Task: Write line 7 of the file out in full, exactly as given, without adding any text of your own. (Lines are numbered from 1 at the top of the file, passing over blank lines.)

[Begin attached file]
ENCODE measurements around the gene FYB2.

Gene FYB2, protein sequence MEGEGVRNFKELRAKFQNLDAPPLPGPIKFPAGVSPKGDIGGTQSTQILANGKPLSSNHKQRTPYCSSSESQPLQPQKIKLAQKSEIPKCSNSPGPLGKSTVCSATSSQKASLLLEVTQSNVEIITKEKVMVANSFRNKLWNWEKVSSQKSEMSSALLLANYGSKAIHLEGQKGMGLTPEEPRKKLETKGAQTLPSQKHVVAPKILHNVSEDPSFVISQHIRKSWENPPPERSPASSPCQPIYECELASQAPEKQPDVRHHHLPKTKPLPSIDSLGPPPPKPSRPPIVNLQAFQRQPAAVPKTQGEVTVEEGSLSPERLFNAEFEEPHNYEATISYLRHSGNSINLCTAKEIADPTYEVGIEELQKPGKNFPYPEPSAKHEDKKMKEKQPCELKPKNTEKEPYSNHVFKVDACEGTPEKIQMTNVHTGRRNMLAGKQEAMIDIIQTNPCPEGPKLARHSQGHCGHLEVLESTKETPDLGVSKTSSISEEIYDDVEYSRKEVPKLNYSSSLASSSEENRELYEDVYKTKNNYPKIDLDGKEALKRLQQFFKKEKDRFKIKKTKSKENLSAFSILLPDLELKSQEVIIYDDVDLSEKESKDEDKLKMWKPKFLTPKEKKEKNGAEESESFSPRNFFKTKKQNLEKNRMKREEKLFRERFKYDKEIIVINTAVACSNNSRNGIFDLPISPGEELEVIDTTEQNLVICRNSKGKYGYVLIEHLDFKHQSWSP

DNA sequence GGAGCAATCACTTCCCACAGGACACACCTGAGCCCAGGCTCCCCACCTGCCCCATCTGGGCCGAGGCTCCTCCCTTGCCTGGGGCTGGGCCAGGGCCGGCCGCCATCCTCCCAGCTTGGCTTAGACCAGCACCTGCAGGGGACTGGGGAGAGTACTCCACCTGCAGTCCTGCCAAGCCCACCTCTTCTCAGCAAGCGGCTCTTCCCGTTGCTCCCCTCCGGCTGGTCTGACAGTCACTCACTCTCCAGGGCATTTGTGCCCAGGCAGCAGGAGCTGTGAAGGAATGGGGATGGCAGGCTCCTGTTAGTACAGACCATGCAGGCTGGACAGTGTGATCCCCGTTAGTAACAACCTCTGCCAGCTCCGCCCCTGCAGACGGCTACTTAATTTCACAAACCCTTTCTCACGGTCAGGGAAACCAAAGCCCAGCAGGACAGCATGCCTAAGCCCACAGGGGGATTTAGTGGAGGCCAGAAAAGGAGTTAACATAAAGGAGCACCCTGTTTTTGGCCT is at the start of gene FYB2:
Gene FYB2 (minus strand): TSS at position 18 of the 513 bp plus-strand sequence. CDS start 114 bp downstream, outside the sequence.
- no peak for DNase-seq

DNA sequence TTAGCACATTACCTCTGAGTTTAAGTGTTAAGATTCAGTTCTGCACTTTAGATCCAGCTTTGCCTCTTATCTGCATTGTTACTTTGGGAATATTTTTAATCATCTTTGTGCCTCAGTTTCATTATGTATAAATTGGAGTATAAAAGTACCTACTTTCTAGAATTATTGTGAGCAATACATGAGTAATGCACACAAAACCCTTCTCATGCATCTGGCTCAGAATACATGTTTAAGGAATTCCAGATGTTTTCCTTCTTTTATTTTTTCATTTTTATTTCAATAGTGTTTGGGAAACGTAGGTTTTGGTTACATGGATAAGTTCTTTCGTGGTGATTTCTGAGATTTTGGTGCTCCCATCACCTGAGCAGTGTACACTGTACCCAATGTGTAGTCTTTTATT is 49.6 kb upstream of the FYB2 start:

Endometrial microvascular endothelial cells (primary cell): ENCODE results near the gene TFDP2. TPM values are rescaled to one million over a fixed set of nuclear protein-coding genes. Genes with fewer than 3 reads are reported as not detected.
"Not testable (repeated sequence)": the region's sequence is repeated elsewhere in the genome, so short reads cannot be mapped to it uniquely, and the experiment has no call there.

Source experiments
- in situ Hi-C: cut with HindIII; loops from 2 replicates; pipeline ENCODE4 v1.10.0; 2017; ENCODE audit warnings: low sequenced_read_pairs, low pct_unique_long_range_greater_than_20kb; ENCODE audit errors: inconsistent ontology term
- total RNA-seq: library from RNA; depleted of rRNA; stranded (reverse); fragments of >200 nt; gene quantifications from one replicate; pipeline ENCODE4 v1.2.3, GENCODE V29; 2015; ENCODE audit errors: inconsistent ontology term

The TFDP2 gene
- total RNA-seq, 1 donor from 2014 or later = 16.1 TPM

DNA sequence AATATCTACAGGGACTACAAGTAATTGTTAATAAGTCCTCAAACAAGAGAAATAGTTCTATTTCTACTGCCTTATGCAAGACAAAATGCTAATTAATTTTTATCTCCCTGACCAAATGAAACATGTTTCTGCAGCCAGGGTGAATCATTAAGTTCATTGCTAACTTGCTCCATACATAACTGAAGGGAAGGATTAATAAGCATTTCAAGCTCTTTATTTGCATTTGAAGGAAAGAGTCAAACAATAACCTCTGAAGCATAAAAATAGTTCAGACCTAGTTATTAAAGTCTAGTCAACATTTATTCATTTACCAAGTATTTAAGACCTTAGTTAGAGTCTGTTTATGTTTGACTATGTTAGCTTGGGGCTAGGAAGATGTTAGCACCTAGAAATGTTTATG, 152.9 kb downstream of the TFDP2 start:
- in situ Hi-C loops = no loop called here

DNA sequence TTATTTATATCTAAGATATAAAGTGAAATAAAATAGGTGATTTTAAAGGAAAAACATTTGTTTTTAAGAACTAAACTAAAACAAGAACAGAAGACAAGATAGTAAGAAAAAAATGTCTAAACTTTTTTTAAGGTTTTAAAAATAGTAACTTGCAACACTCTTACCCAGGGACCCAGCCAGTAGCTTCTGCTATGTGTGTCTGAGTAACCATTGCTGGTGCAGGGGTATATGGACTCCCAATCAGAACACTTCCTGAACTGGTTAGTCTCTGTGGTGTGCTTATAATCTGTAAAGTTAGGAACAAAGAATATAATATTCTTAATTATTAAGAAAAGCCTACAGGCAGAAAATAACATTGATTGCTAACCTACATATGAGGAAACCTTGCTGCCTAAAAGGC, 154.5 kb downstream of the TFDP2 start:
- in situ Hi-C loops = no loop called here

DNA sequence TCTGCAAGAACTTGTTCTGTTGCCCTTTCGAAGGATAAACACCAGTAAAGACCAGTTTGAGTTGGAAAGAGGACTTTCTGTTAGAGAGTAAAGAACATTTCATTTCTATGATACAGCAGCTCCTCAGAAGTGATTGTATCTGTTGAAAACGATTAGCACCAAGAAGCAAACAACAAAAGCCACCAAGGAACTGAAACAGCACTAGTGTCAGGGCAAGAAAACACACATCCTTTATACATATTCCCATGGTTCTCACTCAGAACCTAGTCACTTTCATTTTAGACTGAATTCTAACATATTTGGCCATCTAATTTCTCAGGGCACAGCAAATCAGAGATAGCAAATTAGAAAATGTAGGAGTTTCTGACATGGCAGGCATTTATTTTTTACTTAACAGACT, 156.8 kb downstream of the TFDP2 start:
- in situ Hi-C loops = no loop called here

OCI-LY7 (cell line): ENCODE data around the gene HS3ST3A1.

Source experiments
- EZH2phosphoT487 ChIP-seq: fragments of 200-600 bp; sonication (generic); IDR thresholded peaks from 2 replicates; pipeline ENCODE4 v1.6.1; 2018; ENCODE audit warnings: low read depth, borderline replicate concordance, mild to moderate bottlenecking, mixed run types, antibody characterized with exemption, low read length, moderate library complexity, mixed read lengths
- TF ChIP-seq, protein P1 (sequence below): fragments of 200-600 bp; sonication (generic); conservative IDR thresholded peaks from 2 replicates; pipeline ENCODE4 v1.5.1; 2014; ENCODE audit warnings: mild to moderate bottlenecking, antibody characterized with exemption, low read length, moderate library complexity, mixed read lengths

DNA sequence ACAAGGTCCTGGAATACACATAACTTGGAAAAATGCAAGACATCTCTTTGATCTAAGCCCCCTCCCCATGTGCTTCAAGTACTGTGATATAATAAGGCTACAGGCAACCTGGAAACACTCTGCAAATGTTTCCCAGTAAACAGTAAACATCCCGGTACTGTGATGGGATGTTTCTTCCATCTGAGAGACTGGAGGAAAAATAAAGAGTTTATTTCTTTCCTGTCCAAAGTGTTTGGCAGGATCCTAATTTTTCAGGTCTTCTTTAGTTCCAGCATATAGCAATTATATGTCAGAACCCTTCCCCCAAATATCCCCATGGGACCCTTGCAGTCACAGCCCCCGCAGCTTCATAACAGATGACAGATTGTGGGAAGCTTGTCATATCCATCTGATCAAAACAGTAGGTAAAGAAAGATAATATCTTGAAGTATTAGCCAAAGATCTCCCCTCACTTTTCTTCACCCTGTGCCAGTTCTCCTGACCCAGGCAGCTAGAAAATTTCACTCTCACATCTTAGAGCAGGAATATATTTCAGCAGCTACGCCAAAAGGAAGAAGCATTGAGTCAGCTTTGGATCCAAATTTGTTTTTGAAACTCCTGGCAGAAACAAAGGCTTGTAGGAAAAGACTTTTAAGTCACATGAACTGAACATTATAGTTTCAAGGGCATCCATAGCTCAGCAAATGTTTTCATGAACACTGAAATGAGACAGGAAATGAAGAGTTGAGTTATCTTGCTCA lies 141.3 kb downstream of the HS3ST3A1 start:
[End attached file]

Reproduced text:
Endometrial microvascular endothelial cells (primary cell): ENCODE results near the gene TFDP2. TPM values are rescaled to one million over a fixed set of nuclear protein-coding genes. Genes with fewer than 3 reads are reported as not detected.